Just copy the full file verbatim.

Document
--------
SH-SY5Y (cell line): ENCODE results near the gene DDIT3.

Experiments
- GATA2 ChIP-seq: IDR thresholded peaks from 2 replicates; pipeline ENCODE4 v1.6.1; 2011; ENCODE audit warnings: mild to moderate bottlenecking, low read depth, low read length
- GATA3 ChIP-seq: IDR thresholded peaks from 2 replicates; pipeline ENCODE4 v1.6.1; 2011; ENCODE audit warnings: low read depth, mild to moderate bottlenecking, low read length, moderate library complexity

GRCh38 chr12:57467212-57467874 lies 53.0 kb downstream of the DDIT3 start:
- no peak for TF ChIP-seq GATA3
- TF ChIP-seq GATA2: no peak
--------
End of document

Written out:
SH-SY5Y (cell line): ENCODE results near the gene DDIT3.

Experiments
- GATA2 ChIP-seq: IDR thresholded peaks from 2 replicates; pipeline ENCODE4 v1.6.1; 2011; ENCODE audit warnings: mild to moderate bottlenecking, low read depth, low read length
- GATA3 ChIP-seq: IDR thresholded peaks from 2 replicates; pipeline ENCODE4 v1.6.1; 2011; ENCODE audit warnings: low read depth, mild to moderate bottlenecking, low read length, moderate library complexity

GRCh38 chr12:57467212-57467874 lies 53.0 kb downstream of the DDIT3 start:
- no peak for TF ChIP-seq GATA3
- TF ChIP-seq GATA2: no peak